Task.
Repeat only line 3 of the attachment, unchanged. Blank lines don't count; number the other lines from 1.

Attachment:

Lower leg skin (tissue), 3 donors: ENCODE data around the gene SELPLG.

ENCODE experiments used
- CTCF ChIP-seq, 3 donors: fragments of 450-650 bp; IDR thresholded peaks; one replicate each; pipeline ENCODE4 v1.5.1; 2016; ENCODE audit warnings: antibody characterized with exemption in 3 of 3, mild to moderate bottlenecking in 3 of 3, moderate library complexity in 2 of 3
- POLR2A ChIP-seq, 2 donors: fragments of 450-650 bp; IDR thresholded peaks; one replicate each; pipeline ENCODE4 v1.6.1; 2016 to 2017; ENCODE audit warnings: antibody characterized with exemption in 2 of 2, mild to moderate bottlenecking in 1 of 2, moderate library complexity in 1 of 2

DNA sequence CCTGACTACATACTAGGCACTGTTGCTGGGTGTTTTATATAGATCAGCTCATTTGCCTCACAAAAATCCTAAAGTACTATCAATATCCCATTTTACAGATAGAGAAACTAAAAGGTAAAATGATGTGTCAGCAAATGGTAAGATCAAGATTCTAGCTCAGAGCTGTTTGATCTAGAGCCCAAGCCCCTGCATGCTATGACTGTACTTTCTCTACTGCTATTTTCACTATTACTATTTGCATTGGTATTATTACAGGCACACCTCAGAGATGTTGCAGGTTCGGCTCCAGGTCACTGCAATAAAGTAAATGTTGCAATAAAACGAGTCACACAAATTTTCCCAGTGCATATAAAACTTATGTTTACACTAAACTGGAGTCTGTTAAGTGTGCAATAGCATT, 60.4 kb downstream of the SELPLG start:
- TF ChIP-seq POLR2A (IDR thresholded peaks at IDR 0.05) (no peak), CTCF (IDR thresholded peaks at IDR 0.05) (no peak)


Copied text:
- CTCF ChIP-seq, 3 donors: fragments of 450-650 bp; IDR thresholded peaks; one replicate each; pipeline ENCODE4 v1.5.1; 2016; ENCODE audit warnings: antibody characterized with exemption in 3 of 3, mild to moderate bottlenecking in 3 of 3, moderate library complexity in 2 of 3